First Friday Questions of the new year. What’s yours?

John Royal leads off.

I have a question about “Becker” (which I still believe to be one of the funniest shows ever). Why didn’t Becker wear a lab coat? Every doctor I’ve ever had has worn either a lab coat or scrubs. And how is working with Ted Danson?

Especially in private practice, there’s no law that a doctor has to wear a lab coat. Becker was a great doctor who also did things his own way. Not wearing a lab coat was more in his character. To answer your second question: Of all the actors I've ever worked with, Ted is my favorite. So a "thumbs up" on that.

Brother Herbert asks:

Reading the Q&A about when filming for M*A*S*H started and wrapped, you mentioned having a "stable of top notch directors" and it got me wondering: How were/are directors assigned to helm episodes? Is it more or less a rotation depending on availability and specific needs for an episode?

All of the above. Because directors were given a few days to prep, plan their schedule, arrange for particular things required in their episode, etc., they couldn’t direct back-to-back episodes.

Our primary director was Executive Producer, Burt Metcalfe. And we had several directors we’d used and liked and depending on their availability we folded them into the schedule. We also tried to bring on a couple of new directors each year.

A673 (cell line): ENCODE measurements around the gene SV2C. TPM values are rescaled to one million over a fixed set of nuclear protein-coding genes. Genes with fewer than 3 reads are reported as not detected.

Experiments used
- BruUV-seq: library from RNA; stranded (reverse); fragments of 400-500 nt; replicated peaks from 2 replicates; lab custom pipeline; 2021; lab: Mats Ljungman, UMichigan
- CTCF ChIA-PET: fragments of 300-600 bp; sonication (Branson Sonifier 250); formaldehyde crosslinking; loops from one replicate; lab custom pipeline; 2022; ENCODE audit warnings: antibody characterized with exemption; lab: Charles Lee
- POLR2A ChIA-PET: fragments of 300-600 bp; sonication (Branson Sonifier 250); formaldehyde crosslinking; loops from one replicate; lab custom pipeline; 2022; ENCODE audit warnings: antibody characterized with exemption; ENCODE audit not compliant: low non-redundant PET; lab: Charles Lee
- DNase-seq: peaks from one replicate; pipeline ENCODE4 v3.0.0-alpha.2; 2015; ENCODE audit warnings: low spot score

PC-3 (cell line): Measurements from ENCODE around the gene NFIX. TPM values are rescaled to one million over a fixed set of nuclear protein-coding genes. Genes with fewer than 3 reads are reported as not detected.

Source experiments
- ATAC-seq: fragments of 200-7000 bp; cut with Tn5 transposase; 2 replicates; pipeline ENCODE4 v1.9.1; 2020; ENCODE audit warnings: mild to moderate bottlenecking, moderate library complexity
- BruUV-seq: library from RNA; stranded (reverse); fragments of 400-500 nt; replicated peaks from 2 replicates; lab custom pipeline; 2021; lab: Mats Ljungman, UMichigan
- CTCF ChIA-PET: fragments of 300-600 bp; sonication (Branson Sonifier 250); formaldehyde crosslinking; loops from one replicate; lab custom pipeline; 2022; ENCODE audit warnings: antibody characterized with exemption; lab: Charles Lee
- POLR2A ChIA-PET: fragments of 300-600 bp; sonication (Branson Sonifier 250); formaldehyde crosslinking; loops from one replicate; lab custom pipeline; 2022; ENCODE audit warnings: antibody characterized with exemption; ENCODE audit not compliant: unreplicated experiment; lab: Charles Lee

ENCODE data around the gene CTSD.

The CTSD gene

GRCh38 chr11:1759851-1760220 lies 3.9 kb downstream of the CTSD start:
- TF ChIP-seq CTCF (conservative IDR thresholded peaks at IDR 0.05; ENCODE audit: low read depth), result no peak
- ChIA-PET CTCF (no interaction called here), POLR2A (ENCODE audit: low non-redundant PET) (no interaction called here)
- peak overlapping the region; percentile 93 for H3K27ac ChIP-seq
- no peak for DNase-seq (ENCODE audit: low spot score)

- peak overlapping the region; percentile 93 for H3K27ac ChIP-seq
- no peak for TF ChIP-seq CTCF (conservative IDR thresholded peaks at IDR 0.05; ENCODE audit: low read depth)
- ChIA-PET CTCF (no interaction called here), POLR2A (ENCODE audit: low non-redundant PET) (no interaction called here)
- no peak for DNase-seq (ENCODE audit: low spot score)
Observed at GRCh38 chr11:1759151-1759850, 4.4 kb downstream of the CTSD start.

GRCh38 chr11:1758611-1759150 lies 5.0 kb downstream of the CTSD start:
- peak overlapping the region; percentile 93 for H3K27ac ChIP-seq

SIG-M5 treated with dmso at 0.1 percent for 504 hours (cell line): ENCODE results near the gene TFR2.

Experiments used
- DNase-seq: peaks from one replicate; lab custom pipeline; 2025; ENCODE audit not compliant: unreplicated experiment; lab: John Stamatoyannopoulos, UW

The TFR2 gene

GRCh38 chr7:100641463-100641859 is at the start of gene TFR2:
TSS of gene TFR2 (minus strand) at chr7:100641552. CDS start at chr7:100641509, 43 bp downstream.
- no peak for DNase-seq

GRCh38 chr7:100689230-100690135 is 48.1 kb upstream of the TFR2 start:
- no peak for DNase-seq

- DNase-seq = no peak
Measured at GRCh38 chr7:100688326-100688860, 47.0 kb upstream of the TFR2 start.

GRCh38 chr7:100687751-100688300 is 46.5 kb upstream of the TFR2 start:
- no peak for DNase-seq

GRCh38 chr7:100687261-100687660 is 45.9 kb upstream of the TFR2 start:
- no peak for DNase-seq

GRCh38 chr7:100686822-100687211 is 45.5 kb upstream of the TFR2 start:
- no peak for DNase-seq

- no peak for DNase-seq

Additionally, some of the actors directed. Alan directed several episodes, Harry Morgan did one a year, and Mike Farrell also got behind the camera.

Occasionally we would marry a particular episode with a director we felt would be strong for that subject matter. Case in point was getting Charles Dubin to direct our “Point of View” episode. It still pisses me off that he didn’t win an Emmy for that. He did an absolutely masterful job.

From Sparks:

Have you ever done product placement in one of your shows? Been asked to? How about dropping in a name of a business you like as a free plug?

I mentioned this several times in the blog and on the podcast, but for the movie VOLUNTEERS we do a scene where Rita Wilson drinks a Coca Cola, but that was only because it was organic to the story. Later, Coca Cola owned the studio and we were accused of pandering. But that was eight or nine years after we wrote the scene.
As a show runner, I’ve never been approached to insert a product for payment or a favor. Nor would I entertain it.

And finally, from curious Craig:

Friday Question about an actor prepping ancillary skills for a role. I just read that Riz Ahmed spent seven months learning how to play drums for an upcoming movie. I suppose that makes sense if he's the main character and his drumming is a main plot of the film. What about when it's only a smaller part? I've heard lots of stories about actors learning skills before shooting began...I can't think of many right now except Cary Elwes and the grueling sword training he had for The Princess Bride (in which his swordsmanship was just a few scenes in the film). Who decides (studio, the actor, the director) how seriously the actor needs to learn this stuff, and is the actor paid for it all even if it's several months of training before shooting starts?

Sometimes the director will request it, but most often it’s the actor taking it upon himself to really prepare for the role. I don't know who pays for it. But the dedication that some actors have to their craft is simply amazing. And hey, it’s always handy to have fencing skills.